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I have a signal $x(t)$. I want to find the Fourier Transform of it, $X(f)$, and then extract a narrow frequency range from $X(f)$ by use of a Band Pass Filter (BPF) in frequency domain.

Can I instead filter $x(t)$ by using a BPF in time domain and then find the Fourier Transform of the filtered signal?

I believe these two are equivalent.

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  • $\begingroup$ To be more specific, I do a Power Spectral Density (PSD), and not just a FT, but the PSD is nothing more than a normalized and squared FT. $\endgroup$ – student1 Mar 15 '15 at 0:19
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    $\begingroup$ by "extract", do you mean multiplying the spectrum of X by some BPF function? multiplying in the frequency domain is the same as filtering (me might say instead "convolution") in the time domain. $\endgroup$ – robert bristow-johnson Mar 15 '15 at 0:58
  • $\begingroup$ Yes, that is what I mean. The convolution theorem is what make be believe they are equivalent, I just wanted to be sure that this is still the case even if the operation is a PSD and not simply an FFT (although as mentioned above this should not be a problem). $\endgroup$ – student1 Mar 15 '15 at 1:02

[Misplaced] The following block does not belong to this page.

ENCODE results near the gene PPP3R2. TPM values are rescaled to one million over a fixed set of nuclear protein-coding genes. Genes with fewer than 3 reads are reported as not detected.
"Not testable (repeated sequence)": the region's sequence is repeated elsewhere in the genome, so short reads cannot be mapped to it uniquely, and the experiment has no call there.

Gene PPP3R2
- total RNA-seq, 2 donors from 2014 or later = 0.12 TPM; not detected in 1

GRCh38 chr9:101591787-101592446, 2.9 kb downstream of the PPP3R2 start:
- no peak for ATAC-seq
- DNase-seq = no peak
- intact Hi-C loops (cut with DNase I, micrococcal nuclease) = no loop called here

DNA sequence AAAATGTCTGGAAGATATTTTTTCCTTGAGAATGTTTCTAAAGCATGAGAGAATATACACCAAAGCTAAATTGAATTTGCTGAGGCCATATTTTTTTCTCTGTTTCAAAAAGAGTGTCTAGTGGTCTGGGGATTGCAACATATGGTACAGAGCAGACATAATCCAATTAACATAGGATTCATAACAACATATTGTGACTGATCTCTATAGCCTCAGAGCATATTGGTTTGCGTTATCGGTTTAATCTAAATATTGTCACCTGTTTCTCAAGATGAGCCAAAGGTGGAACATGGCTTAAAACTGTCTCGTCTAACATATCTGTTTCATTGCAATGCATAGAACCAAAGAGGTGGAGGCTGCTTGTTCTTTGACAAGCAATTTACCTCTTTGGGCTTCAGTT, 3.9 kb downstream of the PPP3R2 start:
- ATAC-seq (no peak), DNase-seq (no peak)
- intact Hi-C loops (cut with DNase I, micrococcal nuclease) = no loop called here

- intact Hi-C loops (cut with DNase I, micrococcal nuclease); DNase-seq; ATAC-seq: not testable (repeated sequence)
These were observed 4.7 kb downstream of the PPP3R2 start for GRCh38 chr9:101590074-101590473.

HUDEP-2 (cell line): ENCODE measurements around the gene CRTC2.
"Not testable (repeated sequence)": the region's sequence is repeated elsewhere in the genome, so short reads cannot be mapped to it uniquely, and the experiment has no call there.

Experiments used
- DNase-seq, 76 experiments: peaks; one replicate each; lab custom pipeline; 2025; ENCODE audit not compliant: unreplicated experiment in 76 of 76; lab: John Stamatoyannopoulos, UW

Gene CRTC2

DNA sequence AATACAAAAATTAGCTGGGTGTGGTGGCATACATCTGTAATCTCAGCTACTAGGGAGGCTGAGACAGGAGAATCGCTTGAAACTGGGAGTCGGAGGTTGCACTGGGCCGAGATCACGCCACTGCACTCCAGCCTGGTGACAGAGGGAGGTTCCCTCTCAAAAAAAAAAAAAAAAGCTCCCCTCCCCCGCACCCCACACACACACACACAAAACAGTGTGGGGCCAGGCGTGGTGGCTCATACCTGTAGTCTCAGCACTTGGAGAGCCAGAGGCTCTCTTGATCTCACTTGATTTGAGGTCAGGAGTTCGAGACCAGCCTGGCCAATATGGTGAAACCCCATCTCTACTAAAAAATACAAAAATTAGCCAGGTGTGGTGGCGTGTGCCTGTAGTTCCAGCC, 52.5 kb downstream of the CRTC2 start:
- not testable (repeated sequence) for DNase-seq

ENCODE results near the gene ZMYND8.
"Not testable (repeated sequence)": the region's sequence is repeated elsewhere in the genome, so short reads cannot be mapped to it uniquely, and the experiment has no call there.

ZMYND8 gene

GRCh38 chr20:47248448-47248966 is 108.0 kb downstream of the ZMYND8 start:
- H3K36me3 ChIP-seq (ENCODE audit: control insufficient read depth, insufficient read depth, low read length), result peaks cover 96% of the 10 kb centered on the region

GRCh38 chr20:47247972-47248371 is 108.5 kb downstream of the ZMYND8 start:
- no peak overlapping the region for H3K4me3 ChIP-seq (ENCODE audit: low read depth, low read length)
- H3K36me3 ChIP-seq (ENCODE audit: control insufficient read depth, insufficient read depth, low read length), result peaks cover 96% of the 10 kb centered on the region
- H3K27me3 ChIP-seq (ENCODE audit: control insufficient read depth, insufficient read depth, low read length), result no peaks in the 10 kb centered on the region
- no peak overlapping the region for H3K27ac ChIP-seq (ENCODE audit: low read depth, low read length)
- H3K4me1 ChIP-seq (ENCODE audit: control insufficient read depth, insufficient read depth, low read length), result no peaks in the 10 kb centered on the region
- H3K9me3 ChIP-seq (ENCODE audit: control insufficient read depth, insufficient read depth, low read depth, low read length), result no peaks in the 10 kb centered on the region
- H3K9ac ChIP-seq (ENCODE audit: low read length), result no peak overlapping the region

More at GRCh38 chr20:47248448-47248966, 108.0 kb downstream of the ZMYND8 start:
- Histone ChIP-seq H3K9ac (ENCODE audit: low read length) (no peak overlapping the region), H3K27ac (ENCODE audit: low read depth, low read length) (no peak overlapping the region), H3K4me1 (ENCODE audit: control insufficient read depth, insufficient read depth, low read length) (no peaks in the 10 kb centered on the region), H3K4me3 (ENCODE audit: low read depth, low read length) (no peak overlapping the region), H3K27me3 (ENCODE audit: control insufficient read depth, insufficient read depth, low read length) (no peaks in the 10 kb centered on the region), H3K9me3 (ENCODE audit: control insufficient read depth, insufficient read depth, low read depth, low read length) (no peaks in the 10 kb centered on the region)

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    $\begingroup$ your BPF will have an impulse response $h(t)$ and the Fourier Transform of that impulse response is $H(f)$. convolving the input $x(t)$ with the impulse response $h(t)$ $$ y(t) = \int\limits_{-\infty}^{\infty} h(u) \ x(t-u) du $$ will result in the output $y(t)$ (which still needs to be Fourier Transformed to see the spectrum of the output). the convolution property of the Fourier Transform says that the spectra or transforms of these three signals is related as $$ Y(f) = H(f) \ X(f) $$ . $\endgroup$ – robert bristow-johnson Mar 15 '15 at 1:07
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There may be some slight differences due to the band-pass filtering of FFT results in the frequency domain being a circular convolution (with some wrap-around artifacts) rather than a pure linear convolution.

If you filter first, starting in time before your FFT window, any windowing artifacts from any out-of-band spectrum will be reduced before leaking into the FFT filter's pass-band. Or alternatively, you could zero-pad the FFT window by the length of your filter's impulse response.

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